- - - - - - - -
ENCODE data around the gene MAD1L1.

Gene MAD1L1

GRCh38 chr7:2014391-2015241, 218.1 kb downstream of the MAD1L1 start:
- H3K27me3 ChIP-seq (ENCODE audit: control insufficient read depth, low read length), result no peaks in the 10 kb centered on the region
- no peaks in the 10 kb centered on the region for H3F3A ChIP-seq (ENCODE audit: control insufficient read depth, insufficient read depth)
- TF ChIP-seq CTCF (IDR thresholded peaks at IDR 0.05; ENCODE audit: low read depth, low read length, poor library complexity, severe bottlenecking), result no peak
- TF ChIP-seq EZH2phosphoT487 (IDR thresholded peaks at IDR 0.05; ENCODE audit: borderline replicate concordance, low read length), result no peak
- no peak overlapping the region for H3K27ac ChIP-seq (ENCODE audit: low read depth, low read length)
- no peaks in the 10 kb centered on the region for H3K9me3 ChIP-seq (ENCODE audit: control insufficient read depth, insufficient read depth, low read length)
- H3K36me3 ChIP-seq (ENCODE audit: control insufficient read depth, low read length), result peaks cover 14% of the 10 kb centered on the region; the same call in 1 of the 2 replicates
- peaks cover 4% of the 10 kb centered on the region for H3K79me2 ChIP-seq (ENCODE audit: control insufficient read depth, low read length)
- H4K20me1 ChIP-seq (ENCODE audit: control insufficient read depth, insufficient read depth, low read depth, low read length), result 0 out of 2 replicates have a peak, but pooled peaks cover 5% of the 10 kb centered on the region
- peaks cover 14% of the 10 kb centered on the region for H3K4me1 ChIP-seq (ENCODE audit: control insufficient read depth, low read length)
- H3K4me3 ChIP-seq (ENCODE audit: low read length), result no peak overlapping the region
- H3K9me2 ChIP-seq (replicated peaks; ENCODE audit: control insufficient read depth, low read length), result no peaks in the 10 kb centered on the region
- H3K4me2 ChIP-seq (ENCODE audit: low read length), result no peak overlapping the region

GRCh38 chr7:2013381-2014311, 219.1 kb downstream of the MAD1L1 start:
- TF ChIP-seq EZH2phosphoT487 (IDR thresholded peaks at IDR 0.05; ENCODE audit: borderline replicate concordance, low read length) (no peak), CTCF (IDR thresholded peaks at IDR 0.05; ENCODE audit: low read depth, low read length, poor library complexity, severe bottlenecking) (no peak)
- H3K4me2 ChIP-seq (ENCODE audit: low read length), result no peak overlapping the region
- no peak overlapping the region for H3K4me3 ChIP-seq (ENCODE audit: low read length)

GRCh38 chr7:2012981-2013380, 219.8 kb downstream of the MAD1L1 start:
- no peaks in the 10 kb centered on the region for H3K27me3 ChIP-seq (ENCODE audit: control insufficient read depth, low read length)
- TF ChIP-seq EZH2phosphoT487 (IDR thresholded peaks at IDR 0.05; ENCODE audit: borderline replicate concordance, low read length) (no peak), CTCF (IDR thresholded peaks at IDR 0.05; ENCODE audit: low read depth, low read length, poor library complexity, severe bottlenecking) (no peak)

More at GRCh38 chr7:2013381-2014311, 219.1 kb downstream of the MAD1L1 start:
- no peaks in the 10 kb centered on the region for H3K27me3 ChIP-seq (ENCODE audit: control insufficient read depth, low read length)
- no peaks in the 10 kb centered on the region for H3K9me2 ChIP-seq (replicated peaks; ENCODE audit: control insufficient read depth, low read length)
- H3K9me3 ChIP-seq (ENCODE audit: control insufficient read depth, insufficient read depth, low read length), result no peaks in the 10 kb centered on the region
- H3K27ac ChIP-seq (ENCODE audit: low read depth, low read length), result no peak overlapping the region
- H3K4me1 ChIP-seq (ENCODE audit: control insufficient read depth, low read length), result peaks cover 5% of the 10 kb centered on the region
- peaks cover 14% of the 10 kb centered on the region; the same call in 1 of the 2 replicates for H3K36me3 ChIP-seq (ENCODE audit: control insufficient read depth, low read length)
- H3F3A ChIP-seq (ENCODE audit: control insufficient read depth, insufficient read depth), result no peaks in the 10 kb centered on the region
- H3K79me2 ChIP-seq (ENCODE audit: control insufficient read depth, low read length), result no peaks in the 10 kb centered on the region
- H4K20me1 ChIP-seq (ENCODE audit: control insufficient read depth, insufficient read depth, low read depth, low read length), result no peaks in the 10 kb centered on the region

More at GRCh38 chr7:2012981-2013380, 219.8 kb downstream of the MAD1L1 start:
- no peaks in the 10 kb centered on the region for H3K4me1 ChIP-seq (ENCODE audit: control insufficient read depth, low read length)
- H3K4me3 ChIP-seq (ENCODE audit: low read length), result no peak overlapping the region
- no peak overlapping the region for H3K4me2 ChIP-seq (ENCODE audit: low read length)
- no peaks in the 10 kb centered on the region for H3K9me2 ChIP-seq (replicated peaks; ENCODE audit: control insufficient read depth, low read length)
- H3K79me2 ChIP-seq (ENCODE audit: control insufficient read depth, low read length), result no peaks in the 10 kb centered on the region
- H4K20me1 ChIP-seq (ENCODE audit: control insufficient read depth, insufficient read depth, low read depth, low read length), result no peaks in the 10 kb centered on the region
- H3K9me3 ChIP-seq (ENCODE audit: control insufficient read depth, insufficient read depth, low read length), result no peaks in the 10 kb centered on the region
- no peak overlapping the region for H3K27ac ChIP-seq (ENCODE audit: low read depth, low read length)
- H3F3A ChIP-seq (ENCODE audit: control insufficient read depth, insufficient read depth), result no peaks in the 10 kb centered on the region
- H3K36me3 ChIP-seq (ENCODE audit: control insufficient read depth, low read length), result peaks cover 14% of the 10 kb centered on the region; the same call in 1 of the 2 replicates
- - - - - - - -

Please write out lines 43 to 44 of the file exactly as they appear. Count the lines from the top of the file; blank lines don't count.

- H3F3A ChIP-seq (ENCODE audit: control insufficient read depth, insufficient read depth), result no peaks in the 10 kb centered on the region
- H3K36me3 ChIP-seq (ENCODE audit: control insufficient read depth, low read length), result peaks cover 14% of the 10 kb centered on the region; the same call in 1 of the 2 replicates